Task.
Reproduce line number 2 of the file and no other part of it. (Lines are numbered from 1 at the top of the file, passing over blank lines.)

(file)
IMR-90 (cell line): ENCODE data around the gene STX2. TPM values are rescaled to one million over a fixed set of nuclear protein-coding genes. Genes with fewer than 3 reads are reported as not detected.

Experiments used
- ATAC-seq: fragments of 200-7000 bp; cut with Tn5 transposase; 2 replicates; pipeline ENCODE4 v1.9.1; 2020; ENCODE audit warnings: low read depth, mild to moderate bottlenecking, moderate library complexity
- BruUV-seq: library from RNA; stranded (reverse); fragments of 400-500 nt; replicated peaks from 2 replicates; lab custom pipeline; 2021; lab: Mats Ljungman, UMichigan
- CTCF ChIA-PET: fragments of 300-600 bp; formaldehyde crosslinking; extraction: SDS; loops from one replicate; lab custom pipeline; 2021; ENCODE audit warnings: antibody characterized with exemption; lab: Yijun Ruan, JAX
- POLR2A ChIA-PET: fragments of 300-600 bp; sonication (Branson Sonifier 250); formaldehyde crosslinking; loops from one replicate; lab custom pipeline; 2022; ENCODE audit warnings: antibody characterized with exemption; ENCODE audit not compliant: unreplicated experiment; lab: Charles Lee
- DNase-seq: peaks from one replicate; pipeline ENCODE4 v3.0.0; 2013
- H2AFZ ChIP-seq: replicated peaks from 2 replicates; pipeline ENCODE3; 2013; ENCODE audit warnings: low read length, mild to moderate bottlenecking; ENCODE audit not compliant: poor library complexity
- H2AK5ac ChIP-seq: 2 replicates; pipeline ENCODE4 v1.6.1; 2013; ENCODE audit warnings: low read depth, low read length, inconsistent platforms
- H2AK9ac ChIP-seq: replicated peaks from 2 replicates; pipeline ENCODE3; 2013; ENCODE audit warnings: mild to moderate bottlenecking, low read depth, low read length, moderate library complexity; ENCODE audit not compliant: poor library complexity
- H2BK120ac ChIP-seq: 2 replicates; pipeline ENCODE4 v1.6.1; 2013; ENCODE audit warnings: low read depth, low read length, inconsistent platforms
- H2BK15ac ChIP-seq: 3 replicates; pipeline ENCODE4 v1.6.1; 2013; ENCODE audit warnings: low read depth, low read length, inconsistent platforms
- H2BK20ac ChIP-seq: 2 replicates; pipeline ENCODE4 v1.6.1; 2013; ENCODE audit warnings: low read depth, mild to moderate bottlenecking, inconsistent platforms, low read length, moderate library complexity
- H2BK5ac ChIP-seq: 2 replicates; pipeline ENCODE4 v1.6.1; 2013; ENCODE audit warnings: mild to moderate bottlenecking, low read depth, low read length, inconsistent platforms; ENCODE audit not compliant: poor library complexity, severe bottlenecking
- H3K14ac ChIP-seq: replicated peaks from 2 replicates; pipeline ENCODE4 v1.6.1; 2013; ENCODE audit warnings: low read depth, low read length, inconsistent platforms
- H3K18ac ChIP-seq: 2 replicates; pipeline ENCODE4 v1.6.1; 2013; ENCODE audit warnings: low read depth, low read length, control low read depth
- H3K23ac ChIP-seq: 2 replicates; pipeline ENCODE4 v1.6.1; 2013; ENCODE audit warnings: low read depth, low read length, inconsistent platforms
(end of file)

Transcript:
Experiments used